As part of the previous inquiry the committee took the unusual step of holding its parliamentary debate before its final report was published, something that Maxwell says proved to be a “very useful and successful experiment.”
“I’ve been here a few years now and I felt the way we usually do the reports, as you’ll know, is you call for evidence, people come into committee, you write the report, you publish the report, do a debate which contains the same people who were on the committee and a few others who just talk about the report and then the government minister responds.
“I felt that was a bit of a dead-end process to a great extent. I felt, surely, the debate could be part of the process and contribute something.”
The committee received some “welcome, helpful and insightful” contributions during the debate, says Maxwell, and it is a process he is keen to repeat. However, he says the committee is also determined to hear the views and experiences of children and young people during this inquiry.
“It is one of the things universally the committee felt that our last inquiry spent a lot of time in the committee room in the Parliament talking to professionals and that was very helpful, but we spent nowhere near enough time taking evidence from those directly affected.”
The committee wants this inquiry to be different, he says. It is his expectation that the committee will break-up into smaller groups and take evidence locally to make it as easy as possible for young people to come forward and give evidence in circumstances they find more comfortable.
Scotland’s Commissioner for Children and Young People, Tam Baillie, has long advocated that children should be involved and listened to, and he spoke to Holyrood during the summer of how he hopes to use his position to be a ‘conduit’ to help children and young people engage more meaningfully with parliamentarians.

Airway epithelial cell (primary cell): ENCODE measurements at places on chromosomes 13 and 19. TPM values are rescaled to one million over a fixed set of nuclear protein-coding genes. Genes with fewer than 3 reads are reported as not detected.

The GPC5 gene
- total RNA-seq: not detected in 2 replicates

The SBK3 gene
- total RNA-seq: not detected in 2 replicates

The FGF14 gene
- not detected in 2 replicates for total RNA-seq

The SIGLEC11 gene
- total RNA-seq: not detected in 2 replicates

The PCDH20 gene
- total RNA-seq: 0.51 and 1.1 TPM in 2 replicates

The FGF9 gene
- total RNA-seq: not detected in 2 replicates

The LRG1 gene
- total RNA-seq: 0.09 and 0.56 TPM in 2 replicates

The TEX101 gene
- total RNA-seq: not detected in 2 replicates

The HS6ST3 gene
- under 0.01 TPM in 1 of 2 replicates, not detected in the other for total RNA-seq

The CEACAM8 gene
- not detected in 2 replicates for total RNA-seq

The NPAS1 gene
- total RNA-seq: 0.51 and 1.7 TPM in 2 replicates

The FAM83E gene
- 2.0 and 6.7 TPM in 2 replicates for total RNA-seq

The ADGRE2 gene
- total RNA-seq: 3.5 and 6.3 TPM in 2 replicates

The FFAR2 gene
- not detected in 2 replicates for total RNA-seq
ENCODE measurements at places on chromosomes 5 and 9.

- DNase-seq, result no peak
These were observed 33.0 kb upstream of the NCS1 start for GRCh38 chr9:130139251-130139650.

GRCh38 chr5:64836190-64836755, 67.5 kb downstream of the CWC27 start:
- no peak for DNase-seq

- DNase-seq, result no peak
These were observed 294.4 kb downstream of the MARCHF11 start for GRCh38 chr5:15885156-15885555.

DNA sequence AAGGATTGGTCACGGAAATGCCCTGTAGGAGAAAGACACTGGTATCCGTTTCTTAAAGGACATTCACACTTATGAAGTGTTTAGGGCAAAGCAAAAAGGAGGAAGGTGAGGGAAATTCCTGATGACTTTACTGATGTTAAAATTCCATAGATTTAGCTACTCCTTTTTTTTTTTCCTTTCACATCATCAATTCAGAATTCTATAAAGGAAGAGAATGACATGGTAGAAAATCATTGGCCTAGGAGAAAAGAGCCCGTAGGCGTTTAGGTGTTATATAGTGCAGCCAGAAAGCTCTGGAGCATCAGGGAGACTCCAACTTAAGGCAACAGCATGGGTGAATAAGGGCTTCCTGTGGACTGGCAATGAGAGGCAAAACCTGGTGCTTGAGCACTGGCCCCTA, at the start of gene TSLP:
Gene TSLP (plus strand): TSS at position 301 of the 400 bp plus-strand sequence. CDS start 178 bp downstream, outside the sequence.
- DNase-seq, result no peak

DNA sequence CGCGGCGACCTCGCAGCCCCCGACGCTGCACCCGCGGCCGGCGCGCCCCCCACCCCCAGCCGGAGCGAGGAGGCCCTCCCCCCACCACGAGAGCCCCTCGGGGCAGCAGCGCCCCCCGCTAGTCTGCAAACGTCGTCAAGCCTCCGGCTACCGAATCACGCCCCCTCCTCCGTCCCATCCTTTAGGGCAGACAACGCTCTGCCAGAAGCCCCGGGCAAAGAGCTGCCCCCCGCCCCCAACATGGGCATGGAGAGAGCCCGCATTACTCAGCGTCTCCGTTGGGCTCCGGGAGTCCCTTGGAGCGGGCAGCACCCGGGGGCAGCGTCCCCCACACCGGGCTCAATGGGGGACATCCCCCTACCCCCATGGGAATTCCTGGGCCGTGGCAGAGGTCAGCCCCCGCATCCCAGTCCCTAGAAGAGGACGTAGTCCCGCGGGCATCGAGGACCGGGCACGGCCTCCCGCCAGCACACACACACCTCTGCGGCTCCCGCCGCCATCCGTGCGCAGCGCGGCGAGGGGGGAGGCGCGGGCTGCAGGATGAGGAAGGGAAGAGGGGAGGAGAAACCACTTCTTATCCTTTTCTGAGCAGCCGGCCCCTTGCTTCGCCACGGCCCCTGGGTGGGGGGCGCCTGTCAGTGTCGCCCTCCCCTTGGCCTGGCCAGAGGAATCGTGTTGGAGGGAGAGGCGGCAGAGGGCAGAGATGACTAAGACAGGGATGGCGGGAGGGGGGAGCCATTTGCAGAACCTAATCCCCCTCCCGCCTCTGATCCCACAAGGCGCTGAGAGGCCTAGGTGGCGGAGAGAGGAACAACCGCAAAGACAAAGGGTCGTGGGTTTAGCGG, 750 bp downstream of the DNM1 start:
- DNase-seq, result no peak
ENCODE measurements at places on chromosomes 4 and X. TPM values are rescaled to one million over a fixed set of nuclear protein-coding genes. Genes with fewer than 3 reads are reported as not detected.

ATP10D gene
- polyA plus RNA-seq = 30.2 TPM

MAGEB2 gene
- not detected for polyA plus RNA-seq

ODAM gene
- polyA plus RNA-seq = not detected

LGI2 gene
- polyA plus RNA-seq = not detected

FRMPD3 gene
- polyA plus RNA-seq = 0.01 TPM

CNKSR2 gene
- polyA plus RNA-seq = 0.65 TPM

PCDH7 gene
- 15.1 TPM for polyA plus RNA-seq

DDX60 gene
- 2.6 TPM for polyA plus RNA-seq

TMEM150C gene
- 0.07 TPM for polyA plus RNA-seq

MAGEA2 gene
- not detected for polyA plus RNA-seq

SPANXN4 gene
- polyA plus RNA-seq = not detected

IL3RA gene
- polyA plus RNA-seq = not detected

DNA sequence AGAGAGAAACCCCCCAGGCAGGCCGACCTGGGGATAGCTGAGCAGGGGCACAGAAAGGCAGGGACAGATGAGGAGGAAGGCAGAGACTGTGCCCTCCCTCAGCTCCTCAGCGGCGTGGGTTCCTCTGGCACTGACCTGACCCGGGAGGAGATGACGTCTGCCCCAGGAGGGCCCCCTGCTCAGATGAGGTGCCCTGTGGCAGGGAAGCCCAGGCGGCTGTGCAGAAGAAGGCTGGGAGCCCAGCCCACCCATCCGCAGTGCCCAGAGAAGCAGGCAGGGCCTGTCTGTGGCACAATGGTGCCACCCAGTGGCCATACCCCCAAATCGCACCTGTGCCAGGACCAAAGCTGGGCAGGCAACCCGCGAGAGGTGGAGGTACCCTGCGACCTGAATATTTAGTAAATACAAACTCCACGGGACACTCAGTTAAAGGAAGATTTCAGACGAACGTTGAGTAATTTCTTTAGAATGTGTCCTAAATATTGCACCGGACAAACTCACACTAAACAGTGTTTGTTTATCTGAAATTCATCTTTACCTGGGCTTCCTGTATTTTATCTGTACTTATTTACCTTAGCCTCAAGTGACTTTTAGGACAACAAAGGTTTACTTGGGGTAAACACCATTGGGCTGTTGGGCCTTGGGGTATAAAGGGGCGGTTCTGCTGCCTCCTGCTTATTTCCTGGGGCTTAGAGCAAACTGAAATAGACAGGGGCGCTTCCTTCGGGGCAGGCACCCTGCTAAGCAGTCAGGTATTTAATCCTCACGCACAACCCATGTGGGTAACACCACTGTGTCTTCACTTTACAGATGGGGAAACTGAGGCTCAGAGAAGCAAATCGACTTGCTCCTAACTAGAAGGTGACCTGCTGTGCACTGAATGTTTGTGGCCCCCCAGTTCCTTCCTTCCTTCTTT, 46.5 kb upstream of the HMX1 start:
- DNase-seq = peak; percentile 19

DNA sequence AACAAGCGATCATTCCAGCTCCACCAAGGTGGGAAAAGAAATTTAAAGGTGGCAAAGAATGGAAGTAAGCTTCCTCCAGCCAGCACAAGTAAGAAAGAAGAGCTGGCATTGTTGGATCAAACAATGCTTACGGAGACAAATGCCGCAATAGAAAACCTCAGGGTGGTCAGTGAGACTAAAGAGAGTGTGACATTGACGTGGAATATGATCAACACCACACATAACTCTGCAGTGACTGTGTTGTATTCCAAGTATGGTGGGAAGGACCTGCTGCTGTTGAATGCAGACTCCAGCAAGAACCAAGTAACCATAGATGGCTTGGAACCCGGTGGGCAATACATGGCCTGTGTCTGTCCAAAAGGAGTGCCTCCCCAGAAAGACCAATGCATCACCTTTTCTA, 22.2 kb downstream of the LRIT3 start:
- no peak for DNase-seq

Today, he says he welcomes this inquiry as at its heart lies the issue of basic rights.
“Taking a children’s rights approach to intervention in the early years would support child protection authorities in making decisions early enough to make a difference, a factor that is particularly important in the context of substance-misusing parents,” he says.
Conversely, delays in decision-making can result in children oscillating between care and home, disrupting their lives and impacting on their attachment process, he argues.
“In my view, there is sometimes an overly optimistic view taken of the capacity of vulnerable families to change, the longstanding prevailing practice places an emphasis on keeping families together and supporting them to do so. While I support the concept, there is evidence to illustrate that interventions with such families can fail.
“I believe a more consistent focus on the rights of the child would bring urgency to the process of making decisions in their best interest, rather than the sometimes misplaced optimism of potential change in the family,” he says, adding that it is a central tenet of the UNCRC that the child’s best interests are placed at the centre of the decision-making process.
Similarly, Duncan Dunlop, chief executive, Who Cares? Scotland, says we need to strip right back to the basics and critically appraise what we are doing and who we are doing it for.
“For me, the issue that we are really struggling to deal with in our care system is it is not engineered around the child or the young person. They are not included to a greater degree, or even informed properly of why they are in care in an appropriate manner, or really feel able to have any influence in their care planning.”
He continues: “Some of them will have numerous care placements – being in double figures is normal – and we have to bear in mind what it means when you move a care placement. It actually means you are potentially moving school. You are potentially losing your whole network of friends. And it is not just the family that was unable to care for you, it is the grandparents who might not be fit to have you living with them but you had a really close relationship with, which is potentially gone.”
At the moment he believes we are making a “paltry” attempt to address their needs and expresses his concern at what he feels is a lack of “consciousness” within Scottish society as to the depth of the problems looked-after children face.